Dear all,

Please see my inline comments to your message in bold.

Preliminary Response to Data Access Request dated 27 November 2019

This email contains our initial response to your message of November 27 requesting all personal data on you held by OpenCon subject to GDPR.

Article 15 of the EU General Data Protection Regulation (Regulation (EU) 2016/679) (GDPR) grants data subjects the right to:

  • Obtain confirmation that an organisation processes their personal data.
  • Receive certain information about the processing.
  • Receive a copy of the personal data we process.

In addition to the access right, the GDPR also grants data subjects the right to:

  • Request correction of inaccuracies of their personal data.
  • Restrict or object to certain types of data processing.
  • Make a complaint with the local data protection authority.

As a participant in OpenCon for several years, you have provided us with information over time that qualifies as personal data. After conducting a diligent search for records relating to your access request, we have identified personal data that we process relating to you.

This response contains those files that are most central to the data we process about you. In the coming weeks, this response will be supplemented with additional information as we work diligently to prepare it for release to you. Some data takes longer to consider because other individuals’ data may be identified within it, and we need to assess whether it is reasonable to release that data to you.

Attached to this message you will find two files. The first is an overview that describes the categories of personal data that we hold concerning you that we are providing in this response. The second contains copies of that personal data.

Thank you for providing this information. While I appreciate that you seem to be making an effort here, this is totally and unquestionably unacceptable. It has now been almost 2 months since I made the legal request, and almost 4 weeks past the recommended GDPR guidelines, as I have indicated to you now on multiple occasions. The data that you have provided to me is a record of my past OpenCon applications, with additional details including the reviews that I helped perform for you, and details of the satellite events I organised for you – both as volunteers. While I appreciate you sending me this information, it is not really relevant in any way to the ongoing incident.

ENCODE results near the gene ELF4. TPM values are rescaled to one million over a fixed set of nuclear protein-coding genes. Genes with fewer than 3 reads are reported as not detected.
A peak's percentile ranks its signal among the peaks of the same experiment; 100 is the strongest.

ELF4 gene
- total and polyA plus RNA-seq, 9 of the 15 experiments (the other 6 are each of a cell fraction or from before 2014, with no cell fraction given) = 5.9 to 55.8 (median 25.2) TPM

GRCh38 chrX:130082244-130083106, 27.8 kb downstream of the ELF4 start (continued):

As I stated in my previous message to you, if you have performed a professional investigation, and have carefully documented a series of ‘inappropriate behaviours’, then why is this information not readily available? If it is not readily available and well-documented, then how are your behaviours regarding me substantiated? You have not yet answered either of these questions. Providing me with the partial data you have here comes across like another stall tactic (see my previous email to you), because appropriate information to satisfy my reasonable requests simply does not exist. I have been patiently waiting now for more than 2 months for you to prove me otherwise.

We process the data described in these attachments for the purpose of fulfilling OpenCon’s legitimate interest of promoting and enabling the open sharing of research output and educational materials. This is referred to as our ‘mission’ and our doing so is in the public interest. We store the data attached for as long as necessary to fulfill the purposes for which we collected it, as required to satisfy any legal, accounting, or reporting obligations, or as necessary to resolve disputes. We do not use the personal data attached for solely automated decision-making/profiling.

I note that you have asked for all information regarding our investigation(s) of you and allegations against you. As we have already discussed in previous correspondence, whilst you have a right to request the data that we process relating to you, we are unable to provide a copy of the personal data you requested where disclosure would violate the rights and freedoms of third parties. We have to undertake a balancing test carefully weighing your rights and interests against those of third parties. This is currently ongoing. Where possible, we will redact documents to the extent necessary and provide you with redacted copies.

As I noted in my formal request, redaction of names and providing a sufficient level of anonymity such that it does not compromise the process is obviously fine. As above, this information should have been readily available had you conducted a professional investigation, and redaction of names and other relevant context should not take this amount of time.

The information we release to you in this and subsequent messages will not contain:

● Files or messages that are legally privileged; or